Woman Says Lockdown Triggered Depression In Brother, Urges People To Seek Help For Mental Health Issues
Amid the Covid-19 pandemic, much of the talk was about what the disease does to those it infects, and how to stop it from spreading.
Something talked about much less was the how people who may not be infected are nonetheless affected mentally by the disease, or rather how the world has changed due to its emergence.
Sadly, a 28-year-old Malaysian man took his own life recently, due to depression that was exacerbated by Malaysia’s Movement Control Order (MCO).
His sister posted a moving tribute to him on Facebook, detailing how much he’d touched her life and those of others.
Brother took his own life on 14 Oct
On 18 Oct, Ms Natalie Khoo posted a piece of tragic news on Facebook — her brother, Brian Khoo, took his own life on 14 Oct.
He was just 28 years old.
Naturally, Ms Khoo grappled with many emotions, including shock, numbness, guilt, pain and loss.
This is especially as she was obviously very close to Brian.
She couldn’t find the strength to tell people
She waited 4 days to tell the world the exact reason for his death as she was busy, making funeral arrangements amid Malaysia’s Conditional Movement Control Order (CMCO) and trying to take care of her parents.
She also just didn’t find the strength to break the news to people — and that’s alright.
Depression is a disease, she says
While trying to find the words to talk about her brother’s suicide, Natalie came to a realisation.
She never thought she’d experience the importance of mental health first hand, though the death of a loved one.
Brother stressed out from work
According to Natalie, her brother was a senior analyst for a global company.
Before his death, he had been stressed out for weeks due to the demanding nature of his work.
However, that’s not the only reason for his depression, she believes.
Covid-19 lockdown also triggered depression
As Malaysia moved into lockdown under the MCO, the number of physical and social interactions among people decreased.
And for someone like Brian, who loved interacting with others, this must also have been a factor in triggering his depression, Natalie said.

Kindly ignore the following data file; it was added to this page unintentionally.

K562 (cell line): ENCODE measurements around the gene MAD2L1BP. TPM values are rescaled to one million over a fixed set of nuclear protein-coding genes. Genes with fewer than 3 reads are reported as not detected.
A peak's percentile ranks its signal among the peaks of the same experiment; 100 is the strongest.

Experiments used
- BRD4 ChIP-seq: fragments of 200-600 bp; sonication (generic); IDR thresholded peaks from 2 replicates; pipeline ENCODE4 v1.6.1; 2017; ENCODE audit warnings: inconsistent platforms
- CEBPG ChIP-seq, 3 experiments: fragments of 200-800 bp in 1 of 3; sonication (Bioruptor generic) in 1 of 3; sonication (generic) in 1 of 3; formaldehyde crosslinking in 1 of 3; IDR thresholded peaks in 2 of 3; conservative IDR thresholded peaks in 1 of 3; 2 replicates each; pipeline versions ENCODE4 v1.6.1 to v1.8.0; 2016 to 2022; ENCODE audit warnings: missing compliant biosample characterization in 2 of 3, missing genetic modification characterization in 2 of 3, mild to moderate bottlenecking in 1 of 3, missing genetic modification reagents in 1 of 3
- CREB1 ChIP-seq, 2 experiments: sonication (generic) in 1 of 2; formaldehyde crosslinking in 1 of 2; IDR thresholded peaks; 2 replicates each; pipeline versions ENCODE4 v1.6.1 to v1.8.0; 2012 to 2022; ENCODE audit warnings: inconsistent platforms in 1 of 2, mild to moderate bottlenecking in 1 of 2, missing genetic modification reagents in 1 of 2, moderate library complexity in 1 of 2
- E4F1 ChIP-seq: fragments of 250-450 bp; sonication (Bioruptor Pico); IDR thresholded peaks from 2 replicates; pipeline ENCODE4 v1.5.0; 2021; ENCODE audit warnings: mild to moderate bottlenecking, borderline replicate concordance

In Singapore, the Samaritans of Singapore (SOS) also received more calls to its suicide hotline during the ‘Circuit Breaker’.
This illustrates how social distancing from people who might be able to support you can contribute towards feelings of loneliness and helplessness, and in turn, suicide.
There’s no shame in seeking help
Thus, Natalie urged people to seek help if they have mental illness or negative thoughts.
She also said there’s no shame in asking for help as it’s not someone’s fault if they have such issues.
She even volunteered to help, encouraging people to contact her directly if they don’t know who else to call.
Do look out for others
Loved ones, friends and acquaintances may also need a helping hand just to know that they’re not alone.
So we should be ready to give them one or point them to someone who can help, Natalie said.
We should also learn more about mental health issues, she added.
The siblings were close
As Brian was her only sibling, Natalie was undoubtedly quite close to him, and grew up in the same church and schools.
They also shared a thirst for adventure, she said, and she enjoyed going on adventures with him, including during a 2016 family trip to Boracay.
Mutual friends and acquaintances have shared how Brian’s cheerfulness and sensitivity has touched their lives.
Thus, she’s proud that he was her brother, and she’s looking forward to meeting him again in the afterlife.
Talking about mental health will help people
Mental health is a plague that often goes unseen, partly because many people just aren’t comfortable with talking about it.
Thankfully, it seems like younger people are more willing to discuss such issues, which will go some way towards lifting the stigma and ensuring that those who need help get it.
Unfortunately, a bright young man like Brian couldn’t be saved. MS News sends our deepest condolences to his family and friends.
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